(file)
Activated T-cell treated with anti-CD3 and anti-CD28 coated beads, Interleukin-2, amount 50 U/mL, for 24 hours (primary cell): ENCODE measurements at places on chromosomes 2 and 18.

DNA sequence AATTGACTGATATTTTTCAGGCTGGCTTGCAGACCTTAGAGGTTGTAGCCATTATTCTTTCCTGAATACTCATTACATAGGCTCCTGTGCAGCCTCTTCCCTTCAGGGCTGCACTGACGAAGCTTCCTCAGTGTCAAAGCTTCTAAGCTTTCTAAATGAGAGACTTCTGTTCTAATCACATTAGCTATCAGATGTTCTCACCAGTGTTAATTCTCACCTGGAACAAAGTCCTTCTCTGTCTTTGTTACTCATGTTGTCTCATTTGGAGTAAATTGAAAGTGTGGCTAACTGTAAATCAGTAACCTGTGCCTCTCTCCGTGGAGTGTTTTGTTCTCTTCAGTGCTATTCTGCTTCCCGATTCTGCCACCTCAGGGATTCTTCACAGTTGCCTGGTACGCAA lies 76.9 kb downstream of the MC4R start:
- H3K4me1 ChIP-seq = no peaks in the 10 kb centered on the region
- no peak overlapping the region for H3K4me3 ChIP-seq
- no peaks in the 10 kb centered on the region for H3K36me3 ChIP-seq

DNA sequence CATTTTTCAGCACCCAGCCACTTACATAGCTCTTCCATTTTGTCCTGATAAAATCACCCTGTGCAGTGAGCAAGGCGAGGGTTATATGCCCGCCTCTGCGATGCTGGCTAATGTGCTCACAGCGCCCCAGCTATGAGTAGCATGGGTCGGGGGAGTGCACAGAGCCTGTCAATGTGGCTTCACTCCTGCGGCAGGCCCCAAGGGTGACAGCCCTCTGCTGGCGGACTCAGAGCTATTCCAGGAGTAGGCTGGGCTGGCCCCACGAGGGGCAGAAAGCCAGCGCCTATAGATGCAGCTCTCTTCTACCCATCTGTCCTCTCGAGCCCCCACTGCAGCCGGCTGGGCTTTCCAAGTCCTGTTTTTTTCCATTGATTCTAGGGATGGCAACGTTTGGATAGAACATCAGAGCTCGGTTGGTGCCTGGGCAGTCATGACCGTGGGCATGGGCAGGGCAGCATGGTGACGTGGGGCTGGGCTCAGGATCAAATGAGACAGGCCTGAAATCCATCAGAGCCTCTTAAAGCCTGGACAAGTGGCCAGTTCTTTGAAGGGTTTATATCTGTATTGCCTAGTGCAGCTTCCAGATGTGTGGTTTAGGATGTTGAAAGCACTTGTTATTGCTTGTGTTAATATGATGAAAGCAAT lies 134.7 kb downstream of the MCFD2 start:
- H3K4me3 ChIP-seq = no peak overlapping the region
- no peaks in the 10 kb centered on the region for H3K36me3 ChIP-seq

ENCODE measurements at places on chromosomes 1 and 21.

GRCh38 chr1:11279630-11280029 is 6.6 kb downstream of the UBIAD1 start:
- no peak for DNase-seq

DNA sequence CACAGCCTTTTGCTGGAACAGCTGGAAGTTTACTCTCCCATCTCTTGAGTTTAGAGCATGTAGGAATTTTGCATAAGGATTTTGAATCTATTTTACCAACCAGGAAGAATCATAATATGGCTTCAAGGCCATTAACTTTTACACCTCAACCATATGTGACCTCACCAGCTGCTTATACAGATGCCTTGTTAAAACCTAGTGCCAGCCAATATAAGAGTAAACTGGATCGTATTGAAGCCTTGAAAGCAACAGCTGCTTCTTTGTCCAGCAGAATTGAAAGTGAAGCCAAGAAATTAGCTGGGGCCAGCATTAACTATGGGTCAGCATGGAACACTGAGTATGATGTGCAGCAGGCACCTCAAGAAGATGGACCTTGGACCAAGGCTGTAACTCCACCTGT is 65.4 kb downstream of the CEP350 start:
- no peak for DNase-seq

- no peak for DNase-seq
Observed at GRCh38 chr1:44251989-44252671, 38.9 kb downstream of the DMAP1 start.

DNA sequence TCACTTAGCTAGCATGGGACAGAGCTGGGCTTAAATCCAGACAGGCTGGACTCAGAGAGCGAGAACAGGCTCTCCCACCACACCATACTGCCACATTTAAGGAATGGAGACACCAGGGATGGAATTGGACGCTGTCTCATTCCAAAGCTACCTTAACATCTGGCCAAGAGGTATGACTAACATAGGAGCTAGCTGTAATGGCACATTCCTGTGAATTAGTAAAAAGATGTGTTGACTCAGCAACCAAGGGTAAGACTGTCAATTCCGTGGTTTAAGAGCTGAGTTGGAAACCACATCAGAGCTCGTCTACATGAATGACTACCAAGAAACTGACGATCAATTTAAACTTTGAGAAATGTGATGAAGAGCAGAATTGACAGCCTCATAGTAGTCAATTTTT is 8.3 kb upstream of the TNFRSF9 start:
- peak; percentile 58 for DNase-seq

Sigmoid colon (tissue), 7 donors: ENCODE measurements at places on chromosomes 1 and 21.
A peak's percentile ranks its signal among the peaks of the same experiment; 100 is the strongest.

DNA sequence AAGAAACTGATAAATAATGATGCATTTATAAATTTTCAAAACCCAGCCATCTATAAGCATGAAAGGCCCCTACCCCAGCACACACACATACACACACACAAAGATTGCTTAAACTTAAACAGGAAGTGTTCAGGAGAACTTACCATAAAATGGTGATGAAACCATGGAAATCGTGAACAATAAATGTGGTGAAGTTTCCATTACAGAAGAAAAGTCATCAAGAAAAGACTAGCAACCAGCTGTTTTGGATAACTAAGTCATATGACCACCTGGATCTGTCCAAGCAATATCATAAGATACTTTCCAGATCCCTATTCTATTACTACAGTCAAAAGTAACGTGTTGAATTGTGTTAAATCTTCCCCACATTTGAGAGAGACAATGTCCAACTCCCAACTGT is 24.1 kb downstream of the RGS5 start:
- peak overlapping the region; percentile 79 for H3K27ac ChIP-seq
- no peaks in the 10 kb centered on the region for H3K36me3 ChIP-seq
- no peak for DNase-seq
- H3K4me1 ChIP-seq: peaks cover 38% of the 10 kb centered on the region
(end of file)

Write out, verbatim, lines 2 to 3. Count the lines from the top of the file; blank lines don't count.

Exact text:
DNA sequence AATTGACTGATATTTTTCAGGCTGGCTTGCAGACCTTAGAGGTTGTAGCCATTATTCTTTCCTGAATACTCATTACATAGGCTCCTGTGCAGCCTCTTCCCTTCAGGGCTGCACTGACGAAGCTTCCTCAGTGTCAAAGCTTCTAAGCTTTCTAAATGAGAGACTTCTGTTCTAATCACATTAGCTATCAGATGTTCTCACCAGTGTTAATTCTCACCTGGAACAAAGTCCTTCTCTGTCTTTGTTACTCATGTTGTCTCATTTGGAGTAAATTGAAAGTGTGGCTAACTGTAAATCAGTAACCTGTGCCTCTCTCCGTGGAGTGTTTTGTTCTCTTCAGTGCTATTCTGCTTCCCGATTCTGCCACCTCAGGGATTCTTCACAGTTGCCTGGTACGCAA lies 76.9 kb downstream of the MC4R start:
- H3K4me1 ChIP-seq = no peaks in the 10 kb centered on the region